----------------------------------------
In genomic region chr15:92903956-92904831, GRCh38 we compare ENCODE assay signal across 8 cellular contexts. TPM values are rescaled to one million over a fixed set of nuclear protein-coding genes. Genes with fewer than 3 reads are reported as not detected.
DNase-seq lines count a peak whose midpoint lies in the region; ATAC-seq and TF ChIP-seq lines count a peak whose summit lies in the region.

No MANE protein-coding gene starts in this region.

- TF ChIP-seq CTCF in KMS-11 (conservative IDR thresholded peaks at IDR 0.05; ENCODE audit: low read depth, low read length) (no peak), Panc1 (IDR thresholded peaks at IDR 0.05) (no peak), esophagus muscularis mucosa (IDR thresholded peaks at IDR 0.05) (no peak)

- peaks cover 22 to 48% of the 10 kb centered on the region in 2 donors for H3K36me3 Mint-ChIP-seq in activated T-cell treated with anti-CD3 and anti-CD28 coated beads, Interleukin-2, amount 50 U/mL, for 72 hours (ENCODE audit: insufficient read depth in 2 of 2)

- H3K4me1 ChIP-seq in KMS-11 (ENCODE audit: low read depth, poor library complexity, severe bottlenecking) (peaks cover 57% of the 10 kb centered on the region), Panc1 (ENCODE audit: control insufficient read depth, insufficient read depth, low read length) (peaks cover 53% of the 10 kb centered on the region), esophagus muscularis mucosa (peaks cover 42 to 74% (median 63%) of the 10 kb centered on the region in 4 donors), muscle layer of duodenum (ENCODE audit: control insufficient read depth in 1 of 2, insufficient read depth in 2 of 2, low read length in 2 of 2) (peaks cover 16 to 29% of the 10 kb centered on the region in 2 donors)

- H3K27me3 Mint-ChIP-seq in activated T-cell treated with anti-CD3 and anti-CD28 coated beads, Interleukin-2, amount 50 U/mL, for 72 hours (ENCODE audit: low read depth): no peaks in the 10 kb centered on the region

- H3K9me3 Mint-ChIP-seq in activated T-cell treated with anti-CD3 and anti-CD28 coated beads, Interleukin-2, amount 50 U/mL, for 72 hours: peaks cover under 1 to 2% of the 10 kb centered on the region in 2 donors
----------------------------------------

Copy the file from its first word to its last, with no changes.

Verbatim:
In genomic region chr15:92903956-92904831, GRCh38 we compare ENCODE assay signal across 8 cellular contexts. TPM values are rescaled to one million over a fixed set of nuclear protein-coding genes. Genes with fewer than 3 reads are reported as not detected.
DNase-seq lines count a peak whose midpoint lies in the region; ATAC-seq and TF ChIP-seq lines count a peak whose summit lies in the region.

No MANE protein-coding gene starts in this region.

- TF ChIP-seq CTCF in KMS-11 (conservative IDR thresholded peaks at IDR 0.05; ENCODE audit: low read depth, low read length) (no peak), Panc1 (IDR thresholded peaks at IDR 0.05) (no peak), esophagus muscularis mucosa (IDR thresholded peaks at IDR 0.05) (no peak)

- peaks cover 22 to 48% of the 10 kb centered on the region in 2 donors for H3K36me3 Mint-ChIP-seq in activated T-cell treated with anti-CD3 and anti-CD28 coated beads, Interleukin-2, amount 50 U/mL, for 72 hours (ENCODE audit: insufficient read depth in 2 of 2)

- H3K4me1 ChIP-seq in KMS-11 (ENCODE audit: low read depth, poor library complexity, severe bottlenecking) (peaks cover 57% of the 10 kb centered on the region), Panc1 (ENCODE audit: control insufficient read depth, insufficient read depth, low read length) (peaks cover 53% of the 10 kb centered on the region), esophagus muscularis mucosa (peaks cover 42 to 74% (median 63%) of the 10 kb centered on the region in 4 donors), muscle layer of duodenum (ENCODE audit: control insufficient read depth in 1 of 2, insufficient read depth in 2 of 2, low read length in 2 of 2) (peaks cover 16 to 29% of the 10 kb centered on the region in 2 donors)

- H3K27me3 Mint-ChIP-seq in activated T-cell treated with anti-CD3 and anti-CD28 coated beads, Interleukin-2, amount 50 U/mL, for 72 hours (ENCODE audit: low read depth): no peaks in the 10 kb centered on the region

- H3K9me3 Mint-ChIP-seq in activated T-cell treated with anti-CD3 and anti-CD28 coated beads, Interleukin-2, amount 50 U/mL, for 72 hours: peaks cover under 1 to 2% of the 10 kb centered on the region in 2 donors